EPSRC Reference: 
EP/E005322/1 
Title: 
Automated Reasoning in Large Structured Theories 
Principal Investigator: 
McCasland, Dr RL 
Other Investigators: 

Researcher CoInvestigators: 

Project Partners: 

Department: 
Sch of Informatics 
Organisation: 
University of Edinburgh 
Scheme: 
Standard Research 
Starts: 
01 May 2006 
Ends: 
31 July 2006 
Value (£): 
21,690

EPSRC Research Topic Classifications: 
Artificial Intelligence 
Fundamentals of Computing 

EPSRC Industrial Sector Classifications: 
No relevance to Underpinning Sectors 


Related Grants: 

Panel History: 

Summary on Grant Application Form 
The main application domains of computerbased theorem proving are mathematical assistant systems, mathematical teaching assistants, and hardware and software verification in computer science. The formalisations of mathematical knowledge and software systems are typically organised in large structured theories and the conjectures of their properties need to be proved relative to some specific theory. In these domains human guidance of the automatic proof procedures is indispensable, even for theorems that are simple by human standards.Aside from providing guidance information about how to explore the search space, the human user has to select a relevant subset of the available axioms and lemmas which are provided to the theorem proving system and the performance of automatic proof procedures depends on the concise filtering of the available information. In case proof attempts fail, the user needs to either readjust the selected knowledge from the theories or he has to come up with a missing lemma which is not yet part of the knowledge contained in the theories. In these domains, a proof attempt consists not only of trying to prove a conjecture from a set of axioms, i.e. the classical theorem proving inthesmall , but takes place in a large, structured context of different theories. There has been intensive research and tool development for automated theorem proving, for representing and maintaining structured theories and for theory exploration to synthesise interesting properties of a new domain, but there has been little research about how to efficiently combine them to solve a given problem.In this project, we aim at the development of inthelarge reasoning procedures automating the combination of these three components in order to prove a given conjecture. To this end we will develop a set of criteria characterising the kind of information the components can provide: How can we filter relevant knowledge from the structure of the theories and the kind of knowledge contained therein; how can we analyse failed proof attempts in order to determine our needs for additional knowledge; how can we decide when additional theory exploration is necessary and how to combine theory exploration with structured theories. The developed criteria will then serve as a basis for the design and implement of inthelarge reasoning techniques.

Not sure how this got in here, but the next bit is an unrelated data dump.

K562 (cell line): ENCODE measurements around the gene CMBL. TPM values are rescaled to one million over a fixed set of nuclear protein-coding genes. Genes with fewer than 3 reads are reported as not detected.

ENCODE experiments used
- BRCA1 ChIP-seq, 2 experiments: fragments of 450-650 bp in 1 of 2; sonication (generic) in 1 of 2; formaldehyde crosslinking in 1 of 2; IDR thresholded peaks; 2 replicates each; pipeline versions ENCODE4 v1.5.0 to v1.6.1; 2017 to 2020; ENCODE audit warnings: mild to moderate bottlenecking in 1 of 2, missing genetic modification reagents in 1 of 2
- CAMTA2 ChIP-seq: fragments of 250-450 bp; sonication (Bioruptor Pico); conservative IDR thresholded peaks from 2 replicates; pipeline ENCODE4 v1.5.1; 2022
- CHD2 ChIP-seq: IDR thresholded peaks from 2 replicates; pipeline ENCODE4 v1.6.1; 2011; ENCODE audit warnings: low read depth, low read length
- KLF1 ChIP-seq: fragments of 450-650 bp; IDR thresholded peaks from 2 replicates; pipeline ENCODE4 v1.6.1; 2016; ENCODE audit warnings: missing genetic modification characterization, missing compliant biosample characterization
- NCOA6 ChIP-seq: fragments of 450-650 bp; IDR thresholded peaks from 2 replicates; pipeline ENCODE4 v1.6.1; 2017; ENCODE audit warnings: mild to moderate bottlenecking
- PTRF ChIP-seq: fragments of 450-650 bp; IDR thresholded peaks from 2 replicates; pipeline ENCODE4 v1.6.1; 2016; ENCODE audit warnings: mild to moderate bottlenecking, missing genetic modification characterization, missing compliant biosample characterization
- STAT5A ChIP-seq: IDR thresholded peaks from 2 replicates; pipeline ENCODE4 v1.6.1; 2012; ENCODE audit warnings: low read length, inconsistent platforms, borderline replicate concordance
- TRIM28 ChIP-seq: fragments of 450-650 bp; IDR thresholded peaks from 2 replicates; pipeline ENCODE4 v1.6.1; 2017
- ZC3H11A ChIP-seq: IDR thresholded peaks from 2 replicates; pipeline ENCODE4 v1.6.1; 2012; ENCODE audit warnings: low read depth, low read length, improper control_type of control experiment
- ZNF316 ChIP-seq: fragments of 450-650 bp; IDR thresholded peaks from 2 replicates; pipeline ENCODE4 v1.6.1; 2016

Key Findings 
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Potential use in nonacademic contexts 
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Summary 

Date Materialised 


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Organisation Website: 
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